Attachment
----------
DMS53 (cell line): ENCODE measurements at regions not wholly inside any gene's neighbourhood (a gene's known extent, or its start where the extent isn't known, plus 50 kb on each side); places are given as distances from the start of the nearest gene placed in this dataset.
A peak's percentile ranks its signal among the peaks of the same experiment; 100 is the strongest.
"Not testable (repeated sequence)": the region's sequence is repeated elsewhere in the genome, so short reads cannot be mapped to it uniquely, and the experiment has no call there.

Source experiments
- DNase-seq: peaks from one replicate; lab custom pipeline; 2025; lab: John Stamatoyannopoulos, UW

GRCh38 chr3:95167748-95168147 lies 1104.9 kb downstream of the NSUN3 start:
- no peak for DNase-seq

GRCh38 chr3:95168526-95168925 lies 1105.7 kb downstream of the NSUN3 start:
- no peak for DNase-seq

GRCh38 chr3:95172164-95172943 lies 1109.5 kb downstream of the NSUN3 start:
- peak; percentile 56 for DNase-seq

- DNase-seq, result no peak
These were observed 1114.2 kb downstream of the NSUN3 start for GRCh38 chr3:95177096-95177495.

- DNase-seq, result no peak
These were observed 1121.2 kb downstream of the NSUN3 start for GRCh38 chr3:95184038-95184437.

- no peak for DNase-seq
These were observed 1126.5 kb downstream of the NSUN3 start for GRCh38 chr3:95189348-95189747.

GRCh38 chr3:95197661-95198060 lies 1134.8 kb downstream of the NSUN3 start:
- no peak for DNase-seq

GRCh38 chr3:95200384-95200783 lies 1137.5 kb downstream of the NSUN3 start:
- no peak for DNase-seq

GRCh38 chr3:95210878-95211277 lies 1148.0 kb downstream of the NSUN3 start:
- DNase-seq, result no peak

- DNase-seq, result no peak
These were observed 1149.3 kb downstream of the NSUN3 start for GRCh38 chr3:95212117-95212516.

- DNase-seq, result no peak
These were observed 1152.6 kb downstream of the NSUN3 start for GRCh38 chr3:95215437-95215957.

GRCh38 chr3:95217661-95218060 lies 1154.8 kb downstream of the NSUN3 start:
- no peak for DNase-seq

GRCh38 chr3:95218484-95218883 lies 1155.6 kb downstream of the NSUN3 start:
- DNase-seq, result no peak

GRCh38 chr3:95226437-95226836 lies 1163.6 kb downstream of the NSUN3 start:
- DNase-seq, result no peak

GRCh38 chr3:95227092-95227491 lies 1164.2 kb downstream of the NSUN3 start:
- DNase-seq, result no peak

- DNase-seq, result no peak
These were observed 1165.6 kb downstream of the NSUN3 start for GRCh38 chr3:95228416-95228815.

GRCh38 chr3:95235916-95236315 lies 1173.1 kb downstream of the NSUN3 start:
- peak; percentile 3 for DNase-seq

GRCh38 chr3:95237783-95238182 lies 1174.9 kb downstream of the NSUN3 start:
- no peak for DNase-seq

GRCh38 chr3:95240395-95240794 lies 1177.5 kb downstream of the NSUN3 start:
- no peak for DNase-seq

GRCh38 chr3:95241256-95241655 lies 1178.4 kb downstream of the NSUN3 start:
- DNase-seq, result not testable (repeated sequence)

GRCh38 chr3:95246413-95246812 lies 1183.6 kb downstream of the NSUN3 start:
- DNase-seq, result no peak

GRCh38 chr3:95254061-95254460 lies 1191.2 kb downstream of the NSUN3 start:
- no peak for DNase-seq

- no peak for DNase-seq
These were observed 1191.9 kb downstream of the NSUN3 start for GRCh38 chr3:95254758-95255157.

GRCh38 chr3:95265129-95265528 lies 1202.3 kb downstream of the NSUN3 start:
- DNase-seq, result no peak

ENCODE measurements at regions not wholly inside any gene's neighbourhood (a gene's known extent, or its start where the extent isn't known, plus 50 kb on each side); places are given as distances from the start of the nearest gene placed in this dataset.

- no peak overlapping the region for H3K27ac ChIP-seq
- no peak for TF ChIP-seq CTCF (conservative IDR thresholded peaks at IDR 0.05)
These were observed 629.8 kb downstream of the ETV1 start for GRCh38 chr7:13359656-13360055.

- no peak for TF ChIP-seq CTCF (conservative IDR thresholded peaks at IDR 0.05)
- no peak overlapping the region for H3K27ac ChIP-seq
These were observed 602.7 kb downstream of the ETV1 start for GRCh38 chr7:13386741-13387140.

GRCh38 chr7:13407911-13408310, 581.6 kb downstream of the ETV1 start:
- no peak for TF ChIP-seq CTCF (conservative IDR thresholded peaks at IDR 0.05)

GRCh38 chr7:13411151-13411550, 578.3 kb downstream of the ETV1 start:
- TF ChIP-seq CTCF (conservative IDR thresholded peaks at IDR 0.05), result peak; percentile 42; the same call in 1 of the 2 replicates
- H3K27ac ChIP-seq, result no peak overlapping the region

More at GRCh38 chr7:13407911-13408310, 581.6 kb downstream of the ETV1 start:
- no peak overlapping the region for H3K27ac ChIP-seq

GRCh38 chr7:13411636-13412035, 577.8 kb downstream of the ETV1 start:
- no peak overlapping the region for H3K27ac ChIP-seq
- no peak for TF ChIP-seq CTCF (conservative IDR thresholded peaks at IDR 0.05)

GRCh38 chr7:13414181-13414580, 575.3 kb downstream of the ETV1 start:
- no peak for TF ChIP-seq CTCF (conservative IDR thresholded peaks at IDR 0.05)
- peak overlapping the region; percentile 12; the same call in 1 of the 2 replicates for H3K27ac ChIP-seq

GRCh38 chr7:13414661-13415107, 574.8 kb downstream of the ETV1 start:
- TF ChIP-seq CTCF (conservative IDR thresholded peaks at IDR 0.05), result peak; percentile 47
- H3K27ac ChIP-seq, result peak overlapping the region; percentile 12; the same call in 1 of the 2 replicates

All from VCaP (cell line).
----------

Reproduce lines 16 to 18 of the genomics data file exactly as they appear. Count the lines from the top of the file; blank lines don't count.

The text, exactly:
- no peak for DNase-seq
These were observed 1126.5 kb downstream of the NSUN3 start for GRCh38 chr3:95189348-95189747.

GRCh38 chr3:95197661-95198060 lies 1134.8 kb downstream of the NSUN3 start: